Kaminario, the all-flash storage vendor based near Boston, announced an oversubscribed $75 million round today.
The investment was led by private equity firm, Waterwood Group. Sequoia Capital, Pitango Venture Capital, Lazarus, Silicon Valley Bank and Globespan Capital Partners also participated. Today’s investment brings the total raised to $218 million, according to the company.
CEO Dani Golan told TechCrunch that his company was only looking for $40 million, but the interest was so great, it ballooned to $75 million by the time they were done. Golan said he was proud of the outcome, especially in an investment climate where money has been tight for some startups.
Kaminario made a couple of big bets when it launched back in 2010 that look pretty good today. First of all, the company decided to go with all-flash storage arrays when, Golan says, flash was running around a thousand dollars a gigabyte.
It also made a deliberate play for the cloud market, particularly SaaS vendors, who need the kind of performance flash storage can provide. This was contrary to most storage vendors’ approach at the time, who were targeting enterprise IT.
The market appears to have caught up with their vision — these days, the price of Flash has plunged, and their target market in the public and private cloud has moved into the market mainstream.
While some of the largest companies such as AWS, Google and Facebook build their own infrastructure to accommodate their massive scale, Golan says the vast majority of cloud companies have continued to rely on vendors. “Most SaaS vendors need to build a private cloud or host in a public cloud, and the only way to get predictability of performance across customer-facing applications, scalability and cost efficiency is to standardize on all flash storage infrastructure,” Golan explained.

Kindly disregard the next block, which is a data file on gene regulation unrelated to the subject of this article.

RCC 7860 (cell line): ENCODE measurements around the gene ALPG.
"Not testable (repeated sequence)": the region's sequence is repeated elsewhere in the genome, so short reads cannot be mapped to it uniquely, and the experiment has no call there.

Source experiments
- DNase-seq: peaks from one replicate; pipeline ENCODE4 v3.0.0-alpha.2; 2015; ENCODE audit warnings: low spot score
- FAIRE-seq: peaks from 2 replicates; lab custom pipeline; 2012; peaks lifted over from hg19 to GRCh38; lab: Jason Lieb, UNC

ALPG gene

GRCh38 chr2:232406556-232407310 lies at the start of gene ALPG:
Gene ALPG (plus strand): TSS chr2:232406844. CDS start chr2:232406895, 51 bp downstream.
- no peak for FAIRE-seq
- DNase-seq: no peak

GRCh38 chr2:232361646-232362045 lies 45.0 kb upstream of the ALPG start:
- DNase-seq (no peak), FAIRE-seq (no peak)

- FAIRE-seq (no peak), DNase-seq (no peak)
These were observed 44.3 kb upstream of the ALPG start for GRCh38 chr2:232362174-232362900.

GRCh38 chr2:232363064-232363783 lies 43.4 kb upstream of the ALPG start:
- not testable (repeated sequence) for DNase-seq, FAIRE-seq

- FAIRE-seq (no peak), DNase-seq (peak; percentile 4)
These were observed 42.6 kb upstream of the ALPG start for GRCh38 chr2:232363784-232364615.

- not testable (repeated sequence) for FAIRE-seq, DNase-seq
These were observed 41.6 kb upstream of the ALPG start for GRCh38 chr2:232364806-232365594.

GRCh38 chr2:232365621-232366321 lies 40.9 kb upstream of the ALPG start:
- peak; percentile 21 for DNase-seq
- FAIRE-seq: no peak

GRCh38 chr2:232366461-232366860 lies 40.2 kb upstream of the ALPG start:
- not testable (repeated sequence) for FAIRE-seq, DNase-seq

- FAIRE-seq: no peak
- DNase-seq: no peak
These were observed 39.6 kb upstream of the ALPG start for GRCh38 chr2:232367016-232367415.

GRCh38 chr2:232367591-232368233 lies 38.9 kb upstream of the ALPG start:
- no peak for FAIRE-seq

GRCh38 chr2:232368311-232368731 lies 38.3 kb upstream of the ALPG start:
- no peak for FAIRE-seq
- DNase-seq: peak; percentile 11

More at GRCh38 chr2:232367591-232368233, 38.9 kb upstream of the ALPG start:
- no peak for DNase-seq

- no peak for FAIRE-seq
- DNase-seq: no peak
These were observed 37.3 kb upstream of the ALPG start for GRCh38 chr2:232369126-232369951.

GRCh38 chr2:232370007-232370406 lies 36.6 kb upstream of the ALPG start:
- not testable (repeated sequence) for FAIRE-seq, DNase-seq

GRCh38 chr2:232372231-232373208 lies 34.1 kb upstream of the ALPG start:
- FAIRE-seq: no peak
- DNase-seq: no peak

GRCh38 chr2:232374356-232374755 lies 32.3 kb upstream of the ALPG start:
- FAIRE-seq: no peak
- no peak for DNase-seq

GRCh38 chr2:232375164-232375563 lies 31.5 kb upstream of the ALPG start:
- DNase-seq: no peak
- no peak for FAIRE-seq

The traditional storage market is controlled by legacy vendors such as Dell Technologies (which now owns EMC), Hitachi, IBM, HPE and NetApps. He believes that his company can beat these competitors in the target cloud market because his company has built its storage solution specifically for this market.
As for Pure Storage, another all-flash player that went public in 2015, Golan speaks highly of them, but says they took a different tack when it came to selling their all-flash solution. “We have a lot of respect for Pure Storage. At the heart of what they do, they still go after IT.” He sees Pure facing the same pressures the legacy vendors face from a market that, while still large, is shrinking over time.
Today’s funding represents a substantial amount of money and the company intends to use it to expand internationally and develop some new products for their portfolio. He says that they would also consider some strategic acquisitions if the right target became available. While Golan wouldn’t share employee number targets, it’s fair to assume that they will be increasing the number from the current 275.
As for a possible future IPO, Golan says he isn’t in a hurry. They proved that they could raise more money if they need it to accelerate growth with today’s round. “Private equity late-stage money is there for good companies with good results. That’s the mechanism we have used here, and we will see if we need to use it again to continue to accelerate growth,” he said.